But even without that level of sophistication, massively parallel scanning—made possible with tools built by molecular manufacturing (MM)—may enable the sorting of cells modified outside the body. The ability to inject only non-cancerous cells would make some kinds of genetic therapy much safer. Microsurgical techniques could allow the implantation of modified cells directly into the target tissues.

Health improvement and life extension do not depend on MM, but it certainly will make them accessible to more people. Any treatment that can be automated can be applied to any number of people at low cost; such efficient research will speed the development of cures for complex problems such as aging.

What about the common objections to radical life extension?

If everyone were healthy and lived a long time, we’d overpopulate the earth.

Once infant mortality is minimized, birth rate contributes far more to population than lifespan, because children grow up to have children of their own. But as people get healthier, richer, and better educated, they have fewer kids. The birth rate is already below the replacement level in several rich countries.

Overpopulation is a centuries-old problem. Traditionally, it’s been solved by infanticide, plague, and vicious war. MM will allow us to develop far more sustainable lifestyles and figure out better solutions for living in greater numbers on and beyond the Earth.

Life extension is immoral and we should resist it.

Smallpox vaccination, anesthesia, and blood transfusions also were said to be immoral. Today it’s obvious that that’s crazy. No one wants to be sick, and life extension is a natural result of health extension. Anyone who visits the doctor is working to improve their health and often trying to increase their lifespan as well.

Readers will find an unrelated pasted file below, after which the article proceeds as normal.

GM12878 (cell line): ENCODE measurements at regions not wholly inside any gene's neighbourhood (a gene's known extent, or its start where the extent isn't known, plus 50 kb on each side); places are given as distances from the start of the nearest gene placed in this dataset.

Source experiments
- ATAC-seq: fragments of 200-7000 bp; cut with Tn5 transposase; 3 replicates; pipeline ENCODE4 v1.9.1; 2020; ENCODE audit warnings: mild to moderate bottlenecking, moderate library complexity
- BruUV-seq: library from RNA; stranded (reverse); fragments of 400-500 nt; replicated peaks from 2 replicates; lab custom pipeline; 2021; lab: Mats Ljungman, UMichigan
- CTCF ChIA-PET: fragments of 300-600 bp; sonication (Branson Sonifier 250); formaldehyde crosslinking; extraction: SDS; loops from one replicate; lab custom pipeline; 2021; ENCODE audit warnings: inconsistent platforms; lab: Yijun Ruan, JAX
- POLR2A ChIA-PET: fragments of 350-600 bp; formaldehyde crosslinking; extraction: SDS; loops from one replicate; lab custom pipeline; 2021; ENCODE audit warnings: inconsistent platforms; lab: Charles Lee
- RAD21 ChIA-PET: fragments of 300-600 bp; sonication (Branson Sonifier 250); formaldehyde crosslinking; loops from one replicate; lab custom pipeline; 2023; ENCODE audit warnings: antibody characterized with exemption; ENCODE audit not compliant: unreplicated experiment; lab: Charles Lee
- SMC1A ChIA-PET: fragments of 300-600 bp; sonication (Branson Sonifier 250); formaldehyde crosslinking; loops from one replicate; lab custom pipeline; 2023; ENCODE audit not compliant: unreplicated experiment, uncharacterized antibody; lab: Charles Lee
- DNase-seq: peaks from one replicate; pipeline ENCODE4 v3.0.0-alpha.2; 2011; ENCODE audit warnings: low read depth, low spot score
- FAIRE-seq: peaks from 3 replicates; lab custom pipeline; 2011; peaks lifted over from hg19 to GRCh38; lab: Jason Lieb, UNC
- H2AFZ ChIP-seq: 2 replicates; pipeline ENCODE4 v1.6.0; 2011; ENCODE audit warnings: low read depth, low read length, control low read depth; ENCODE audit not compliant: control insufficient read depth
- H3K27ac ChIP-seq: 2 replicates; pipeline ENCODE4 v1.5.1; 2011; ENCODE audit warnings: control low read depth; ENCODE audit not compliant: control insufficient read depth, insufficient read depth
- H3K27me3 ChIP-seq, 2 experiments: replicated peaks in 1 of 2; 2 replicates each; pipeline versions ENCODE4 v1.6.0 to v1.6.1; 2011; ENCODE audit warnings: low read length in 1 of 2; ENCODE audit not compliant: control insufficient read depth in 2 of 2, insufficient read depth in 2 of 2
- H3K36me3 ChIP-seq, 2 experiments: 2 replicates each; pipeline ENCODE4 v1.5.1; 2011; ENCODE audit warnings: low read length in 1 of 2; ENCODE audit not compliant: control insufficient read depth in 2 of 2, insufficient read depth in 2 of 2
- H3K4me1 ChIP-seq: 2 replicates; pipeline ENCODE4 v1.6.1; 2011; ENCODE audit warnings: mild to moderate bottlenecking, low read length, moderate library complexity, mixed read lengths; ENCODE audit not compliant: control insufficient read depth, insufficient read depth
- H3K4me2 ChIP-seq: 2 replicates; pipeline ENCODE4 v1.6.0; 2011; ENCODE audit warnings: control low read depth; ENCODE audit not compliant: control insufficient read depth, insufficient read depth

Death is a natural part of life and it shouldn’t be shunned.

Since when does natural equate with good? Tooth decay is natural—should dentistry be outlawed? Polio is natural—should we ban the Sabin vaccine? Cholera is natural—should we allow epidemics to rage unchallenged?

In response to these questions, which I posed in The Scientific Conquest of Death, TechNewsWorld’s Sonia Arrison writes:

It is an entirely human response to try to fix problems that are harming people—including death. Some 150,000 people die globally every day. In the U.S., it’s about 200,000 a month (6,500 a day). Given these numbers, it does seem rather odd that we aren’t demanding a solution now. Perhaps one reason is that we live in a culture of death—a culture that has convinced us that death is natural, good, and impossible to fight against, so we shouldn’t even try.

But we should try, and as this book shows, some very smart people are currently engaged in finding the solutions. In the Bible, people were said to have lived for upwards of 900 years, and it would be nice to get back to that kind of run on life. As Rabbi Neil Gillman once said, “There is nothing redemptive about death. Death is incoherent. Death is absurd.”

 


Mike Treder is a former Managing Director of the IEET.
Print Email permalink (1) Comments (4382) Hits •  subscribe Share on facebook Stumble This submit to reddit submit to digg


COMMENTS


and if no one dies anymore we need
also a more sophisticated “religion”
and the advaita (nondualistic) idea just
comes in handy.





YOUR COMMENT (IEET's comment policy)

Login or Register to post a comment.

Next entry: Aubrey profiled at Damn Interesting

Previous entry: Quantity of Experience: Brain-Duplication and Degrees of Consciousness

HOME | ABOUT | FELLOWS | STAFF | EVENTS | SUPPORT  | CONTACT US
SECURING THE FUTURE | LONGER HEALTHIER LIFE | RIGHTS OF THE PERSON | ENVISIONING THE FUTURE
CYBORG BUDDHA PROJECT | AFRICAN FUTURES PROJECT | JOURNAL OF EVOLUTION AND TECHNOLOGY

RSSIEET Blog | email list | newsletter |
The IEET is a 501(c)3 non-profit, tax-exempt organization registered in the State of Connecticut in the United States.

Contact: Executive Director, Dr. James J. Hughes,
Williams 119, Trinity College, 300 Summit St., Hartford CT 06106 USA 
Email: director @ ieet.org     phone: 860-297-2376